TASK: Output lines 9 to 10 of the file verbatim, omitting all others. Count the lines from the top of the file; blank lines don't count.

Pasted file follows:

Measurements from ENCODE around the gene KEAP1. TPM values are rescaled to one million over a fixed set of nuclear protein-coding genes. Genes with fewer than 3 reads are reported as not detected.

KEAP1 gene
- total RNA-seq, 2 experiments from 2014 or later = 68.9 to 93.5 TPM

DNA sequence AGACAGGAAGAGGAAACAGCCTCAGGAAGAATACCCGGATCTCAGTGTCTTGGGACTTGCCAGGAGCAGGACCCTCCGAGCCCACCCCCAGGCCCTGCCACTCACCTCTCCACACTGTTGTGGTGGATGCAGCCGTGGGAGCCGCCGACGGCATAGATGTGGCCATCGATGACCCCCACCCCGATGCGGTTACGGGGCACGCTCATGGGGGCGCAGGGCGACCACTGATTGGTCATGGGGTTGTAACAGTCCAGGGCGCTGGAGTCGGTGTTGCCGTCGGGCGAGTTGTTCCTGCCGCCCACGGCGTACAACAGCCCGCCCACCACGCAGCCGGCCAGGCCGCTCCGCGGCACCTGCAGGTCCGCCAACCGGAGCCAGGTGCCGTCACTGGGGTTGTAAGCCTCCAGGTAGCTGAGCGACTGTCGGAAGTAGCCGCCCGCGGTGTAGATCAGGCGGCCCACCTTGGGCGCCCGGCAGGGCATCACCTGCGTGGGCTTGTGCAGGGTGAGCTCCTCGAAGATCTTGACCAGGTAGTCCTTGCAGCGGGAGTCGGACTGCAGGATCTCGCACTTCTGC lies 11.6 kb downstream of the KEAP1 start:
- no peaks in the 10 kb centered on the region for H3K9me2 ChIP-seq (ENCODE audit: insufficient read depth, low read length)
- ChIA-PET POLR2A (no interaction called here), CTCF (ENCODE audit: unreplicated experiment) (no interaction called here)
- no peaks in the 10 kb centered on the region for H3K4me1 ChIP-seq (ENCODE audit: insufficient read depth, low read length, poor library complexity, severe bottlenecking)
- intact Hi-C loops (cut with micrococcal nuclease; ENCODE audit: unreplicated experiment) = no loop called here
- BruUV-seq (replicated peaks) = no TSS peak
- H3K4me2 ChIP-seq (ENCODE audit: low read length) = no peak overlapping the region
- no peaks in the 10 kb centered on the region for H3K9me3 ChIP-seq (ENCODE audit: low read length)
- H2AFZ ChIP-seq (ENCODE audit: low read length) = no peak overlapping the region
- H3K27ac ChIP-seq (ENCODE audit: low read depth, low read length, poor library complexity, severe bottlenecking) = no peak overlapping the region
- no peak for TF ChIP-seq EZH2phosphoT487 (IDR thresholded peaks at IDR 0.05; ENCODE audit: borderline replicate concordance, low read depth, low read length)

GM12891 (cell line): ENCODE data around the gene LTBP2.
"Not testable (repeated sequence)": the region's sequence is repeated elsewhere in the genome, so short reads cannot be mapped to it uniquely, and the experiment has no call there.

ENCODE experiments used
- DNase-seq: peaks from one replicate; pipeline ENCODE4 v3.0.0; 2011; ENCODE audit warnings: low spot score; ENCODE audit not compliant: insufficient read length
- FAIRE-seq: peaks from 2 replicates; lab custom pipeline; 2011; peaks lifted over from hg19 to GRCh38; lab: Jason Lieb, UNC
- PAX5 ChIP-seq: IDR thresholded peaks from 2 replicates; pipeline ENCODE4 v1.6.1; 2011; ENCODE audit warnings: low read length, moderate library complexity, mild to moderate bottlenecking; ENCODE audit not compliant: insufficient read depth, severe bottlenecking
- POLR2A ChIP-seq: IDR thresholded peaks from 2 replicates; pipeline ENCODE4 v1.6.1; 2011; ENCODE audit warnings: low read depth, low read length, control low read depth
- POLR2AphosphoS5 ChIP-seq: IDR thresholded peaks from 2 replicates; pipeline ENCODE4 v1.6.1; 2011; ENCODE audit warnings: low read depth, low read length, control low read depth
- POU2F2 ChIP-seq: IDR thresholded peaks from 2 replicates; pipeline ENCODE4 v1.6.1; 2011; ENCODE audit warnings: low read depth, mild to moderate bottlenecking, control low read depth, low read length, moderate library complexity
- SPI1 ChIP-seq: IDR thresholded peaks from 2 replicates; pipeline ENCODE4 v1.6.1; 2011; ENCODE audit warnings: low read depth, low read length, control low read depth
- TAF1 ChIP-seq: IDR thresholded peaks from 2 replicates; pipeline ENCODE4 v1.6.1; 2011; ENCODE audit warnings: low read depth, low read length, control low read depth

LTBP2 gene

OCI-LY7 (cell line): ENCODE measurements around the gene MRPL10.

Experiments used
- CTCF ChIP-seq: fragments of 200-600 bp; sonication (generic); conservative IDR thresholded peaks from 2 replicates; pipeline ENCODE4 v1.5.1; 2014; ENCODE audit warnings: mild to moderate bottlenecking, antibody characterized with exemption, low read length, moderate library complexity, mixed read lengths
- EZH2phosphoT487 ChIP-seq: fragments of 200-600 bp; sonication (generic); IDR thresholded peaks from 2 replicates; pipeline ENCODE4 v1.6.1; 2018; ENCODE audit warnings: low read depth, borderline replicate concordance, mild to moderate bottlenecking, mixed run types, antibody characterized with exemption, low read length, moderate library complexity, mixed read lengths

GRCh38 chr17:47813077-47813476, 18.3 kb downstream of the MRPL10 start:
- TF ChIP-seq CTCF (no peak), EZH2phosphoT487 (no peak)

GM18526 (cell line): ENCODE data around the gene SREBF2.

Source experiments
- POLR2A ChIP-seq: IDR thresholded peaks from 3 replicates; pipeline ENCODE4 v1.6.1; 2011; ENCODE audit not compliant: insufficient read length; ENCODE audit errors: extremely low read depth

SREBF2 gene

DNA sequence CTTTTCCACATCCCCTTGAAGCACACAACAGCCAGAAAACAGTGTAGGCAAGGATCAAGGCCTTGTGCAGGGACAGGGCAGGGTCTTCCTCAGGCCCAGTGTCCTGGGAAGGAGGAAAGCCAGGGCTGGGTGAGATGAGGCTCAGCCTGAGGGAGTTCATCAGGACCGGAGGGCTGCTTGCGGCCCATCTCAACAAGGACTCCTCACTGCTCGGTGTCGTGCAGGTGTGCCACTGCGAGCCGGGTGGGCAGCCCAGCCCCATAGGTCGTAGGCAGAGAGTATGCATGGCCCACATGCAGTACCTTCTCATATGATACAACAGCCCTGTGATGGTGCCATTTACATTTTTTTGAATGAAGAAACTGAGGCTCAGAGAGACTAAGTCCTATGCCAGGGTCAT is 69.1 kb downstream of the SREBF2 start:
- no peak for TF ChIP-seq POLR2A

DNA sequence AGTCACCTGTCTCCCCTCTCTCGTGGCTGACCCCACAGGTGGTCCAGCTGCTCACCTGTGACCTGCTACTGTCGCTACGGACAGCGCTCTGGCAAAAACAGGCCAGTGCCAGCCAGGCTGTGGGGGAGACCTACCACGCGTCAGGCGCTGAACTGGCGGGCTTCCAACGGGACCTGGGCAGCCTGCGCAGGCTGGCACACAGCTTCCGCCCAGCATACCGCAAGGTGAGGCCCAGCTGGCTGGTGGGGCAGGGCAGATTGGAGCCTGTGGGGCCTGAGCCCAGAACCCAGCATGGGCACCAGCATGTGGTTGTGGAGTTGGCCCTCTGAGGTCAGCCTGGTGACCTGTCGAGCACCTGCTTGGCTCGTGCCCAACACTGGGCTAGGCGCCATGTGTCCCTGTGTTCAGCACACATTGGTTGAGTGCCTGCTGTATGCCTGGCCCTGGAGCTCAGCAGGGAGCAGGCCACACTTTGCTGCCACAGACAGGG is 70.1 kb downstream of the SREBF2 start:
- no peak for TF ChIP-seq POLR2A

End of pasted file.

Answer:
- BruUV-seq (replicated peaks) = no TSS peak
- H3K4me2 ChIP-seq (ENCODE audit: low read length) = no peak overlapping the region